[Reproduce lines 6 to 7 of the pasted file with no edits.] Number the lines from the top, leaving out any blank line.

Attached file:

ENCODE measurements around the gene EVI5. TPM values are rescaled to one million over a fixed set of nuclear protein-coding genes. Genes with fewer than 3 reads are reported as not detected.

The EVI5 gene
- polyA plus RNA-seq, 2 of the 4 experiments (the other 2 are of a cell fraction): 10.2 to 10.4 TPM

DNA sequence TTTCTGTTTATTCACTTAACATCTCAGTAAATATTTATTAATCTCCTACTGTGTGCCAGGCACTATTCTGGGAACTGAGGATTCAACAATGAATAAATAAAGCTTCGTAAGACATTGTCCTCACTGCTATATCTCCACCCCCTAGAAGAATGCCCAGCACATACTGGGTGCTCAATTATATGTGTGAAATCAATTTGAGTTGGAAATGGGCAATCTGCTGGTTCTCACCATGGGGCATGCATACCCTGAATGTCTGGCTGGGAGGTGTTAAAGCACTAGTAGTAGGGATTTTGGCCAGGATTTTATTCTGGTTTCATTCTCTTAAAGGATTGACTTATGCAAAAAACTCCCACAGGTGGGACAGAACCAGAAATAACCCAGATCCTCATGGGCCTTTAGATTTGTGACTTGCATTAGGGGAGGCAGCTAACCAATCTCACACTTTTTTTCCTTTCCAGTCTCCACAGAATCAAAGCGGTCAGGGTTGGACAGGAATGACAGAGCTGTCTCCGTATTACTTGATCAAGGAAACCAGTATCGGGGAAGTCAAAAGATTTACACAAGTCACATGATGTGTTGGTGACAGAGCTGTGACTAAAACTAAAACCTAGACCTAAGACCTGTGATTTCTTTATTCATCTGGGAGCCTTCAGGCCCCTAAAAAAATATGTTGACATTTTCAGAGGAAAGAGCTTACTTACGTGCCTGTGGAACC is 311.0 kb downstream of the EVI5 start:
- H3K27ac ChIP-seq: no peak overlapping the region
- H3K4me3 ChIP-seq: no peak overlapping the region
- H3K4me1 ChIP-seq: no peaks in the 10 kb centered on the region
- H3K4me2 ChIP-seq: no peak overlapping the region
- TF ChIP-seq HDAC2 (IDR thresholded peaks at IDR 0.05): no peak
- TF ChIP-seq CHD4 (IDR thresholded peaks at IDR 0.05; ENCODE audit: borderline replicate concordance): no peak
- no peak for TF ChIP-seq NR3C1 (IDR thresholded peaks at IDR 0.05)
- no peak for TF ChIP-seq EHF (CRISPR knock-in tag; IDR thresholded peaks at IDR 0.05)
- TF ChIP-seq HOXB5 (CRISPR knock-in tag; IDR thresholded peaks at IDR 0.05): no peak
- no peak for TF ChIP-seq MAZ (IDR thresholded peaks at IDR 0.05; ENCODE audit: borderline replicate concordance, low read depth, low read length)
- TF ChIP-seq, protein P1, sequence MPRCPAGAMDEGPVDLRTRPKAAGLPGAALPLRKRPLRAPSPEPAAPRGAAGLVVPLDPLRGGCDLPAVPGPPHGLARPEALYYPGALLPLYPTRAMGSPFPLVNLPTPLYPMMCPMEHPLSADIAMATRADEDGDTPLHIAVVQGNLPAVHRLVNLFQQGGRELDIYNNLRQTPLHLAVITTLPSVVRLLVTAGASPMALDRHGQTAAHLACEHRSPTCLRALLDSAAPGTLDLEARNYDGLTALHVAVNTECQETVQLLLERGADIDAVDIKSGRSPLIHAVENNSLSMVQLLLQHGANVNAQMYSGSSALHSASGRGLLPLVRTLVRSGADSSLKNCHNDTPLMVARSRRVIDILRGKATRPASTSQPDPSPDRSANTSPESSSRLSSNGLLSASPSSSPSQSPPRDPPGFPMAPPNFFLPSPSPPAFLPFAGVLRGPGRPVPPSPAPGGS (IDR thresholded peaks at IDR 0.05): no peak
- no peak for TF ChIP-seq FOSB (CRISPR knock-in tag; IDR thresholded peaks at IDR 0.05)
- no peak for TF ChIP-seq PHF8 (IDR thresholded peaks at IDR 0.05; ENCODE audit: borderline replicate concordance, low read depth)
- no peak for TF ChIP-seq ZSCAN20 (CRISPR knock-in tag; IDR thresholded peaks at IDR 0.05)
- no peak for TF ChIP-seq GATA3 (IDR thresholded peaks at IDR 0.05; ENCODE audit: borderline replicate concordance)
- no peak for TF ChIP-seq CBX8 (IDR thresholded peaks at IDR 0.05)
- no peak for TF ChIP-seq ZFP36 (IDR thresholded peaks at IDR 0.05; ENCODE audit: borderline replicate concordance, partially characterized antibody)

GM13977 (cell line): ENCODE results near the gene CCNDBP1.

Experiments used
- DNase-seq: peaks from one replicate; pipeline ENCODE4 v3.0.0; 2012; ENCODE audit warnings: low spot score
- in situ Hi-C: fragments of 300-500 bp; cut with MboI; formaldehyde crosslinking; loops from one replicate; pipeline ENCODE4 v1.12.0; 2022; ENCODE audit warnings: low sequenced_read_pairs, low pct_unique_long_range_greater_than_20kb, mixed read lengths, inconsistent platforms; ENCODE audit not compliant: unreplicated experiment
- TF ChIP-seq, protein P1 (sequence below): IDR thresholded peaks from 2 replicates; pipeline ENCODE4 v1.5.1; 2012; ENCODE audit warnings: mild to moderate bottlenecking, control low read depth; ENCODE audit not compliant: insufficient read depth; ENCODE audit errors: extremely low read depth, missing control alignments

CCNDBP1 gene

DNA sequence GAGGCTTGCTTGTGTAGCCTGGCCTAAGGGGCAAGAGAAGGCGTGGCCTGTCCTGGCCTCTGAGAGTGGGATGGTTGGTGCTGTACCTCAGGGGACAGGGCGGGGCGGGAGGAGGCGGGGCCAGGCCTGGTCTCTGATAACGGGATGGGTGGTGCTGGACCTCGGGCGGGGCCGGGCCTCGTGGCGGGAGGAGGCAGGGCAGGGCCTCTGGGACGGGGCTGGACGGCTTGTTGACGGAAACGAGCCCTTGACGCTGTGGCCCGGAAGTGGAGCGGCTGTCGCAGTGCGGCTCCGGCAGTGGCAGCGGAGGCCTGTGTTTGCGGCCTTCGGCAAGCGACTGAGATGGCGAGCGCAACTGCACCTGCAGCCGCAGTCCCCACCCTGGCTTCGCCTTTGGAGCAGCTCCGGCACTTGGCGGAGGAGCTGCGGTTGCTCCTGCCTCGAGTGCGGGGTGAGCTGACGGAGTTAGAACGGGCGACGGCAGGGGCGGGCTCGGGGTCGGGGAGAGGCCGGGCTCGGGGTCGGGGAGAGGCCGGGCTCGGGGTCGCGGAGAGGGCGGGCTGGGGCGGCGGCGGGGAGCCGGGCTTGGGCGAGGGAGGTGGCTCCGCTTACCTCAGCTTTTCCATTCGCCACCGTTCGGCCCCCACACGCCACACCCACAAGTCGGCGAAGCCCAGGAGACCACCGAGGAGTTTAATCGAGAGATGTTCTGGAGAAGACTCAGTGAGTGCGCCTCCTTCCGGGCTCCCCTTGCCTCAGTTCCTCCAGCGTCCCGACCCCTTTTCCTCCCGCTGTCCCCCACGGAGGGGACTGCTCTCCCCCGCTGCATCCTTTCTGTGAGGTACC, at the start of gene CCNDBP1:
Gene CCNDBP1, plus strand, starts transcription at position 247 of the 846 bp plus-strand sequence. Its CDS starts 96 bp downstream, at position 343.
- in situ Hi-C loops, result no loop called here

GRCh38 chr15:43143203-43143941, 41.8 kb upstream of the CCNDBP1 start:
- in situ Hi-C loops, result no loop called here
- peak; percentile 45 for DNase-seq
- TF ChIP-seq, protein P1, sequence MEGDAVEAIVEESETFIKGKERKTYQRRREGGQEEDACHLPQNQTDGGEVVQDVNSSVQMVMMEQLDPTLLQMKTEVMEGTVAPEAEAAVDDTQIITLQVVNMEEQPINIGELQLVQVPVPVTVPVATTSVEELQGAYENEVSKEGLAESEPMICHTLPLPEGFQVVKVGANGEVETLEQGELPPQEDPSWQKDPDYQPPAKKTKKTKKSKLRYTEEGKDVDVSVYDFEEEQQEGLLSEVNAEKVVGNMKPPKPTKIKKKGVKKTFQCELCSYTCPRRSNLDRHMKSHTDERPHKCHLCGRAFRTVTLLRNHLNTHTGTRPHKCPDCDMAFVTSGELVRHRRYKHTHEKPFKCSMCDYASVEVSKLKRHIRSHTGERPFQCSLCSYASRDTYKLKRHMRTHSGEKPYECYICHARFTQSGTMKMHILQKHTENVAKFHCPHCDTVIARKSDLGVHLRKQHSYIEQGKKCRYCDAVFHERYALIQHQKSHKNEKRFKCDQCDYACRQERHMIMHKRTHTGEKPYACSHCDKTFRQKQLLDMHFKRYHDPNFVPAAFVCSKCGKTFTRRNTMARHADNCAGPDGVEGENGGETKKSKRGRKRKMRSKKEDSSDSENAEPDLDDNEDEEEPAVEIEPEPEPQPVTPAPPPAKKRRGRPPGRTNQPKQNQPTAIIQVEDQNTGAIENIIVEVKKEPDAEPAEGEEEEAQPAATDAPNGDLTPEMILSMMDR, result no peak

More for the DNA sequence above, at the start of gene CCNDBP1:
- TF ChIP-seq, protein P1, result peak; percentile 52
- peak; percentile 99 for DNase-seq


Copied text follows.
- H3K4me3 ChIP-seq: no peak overlapping the region
- H3K4me1 ChIP-seq: no peaks in the 10 kb centered on the region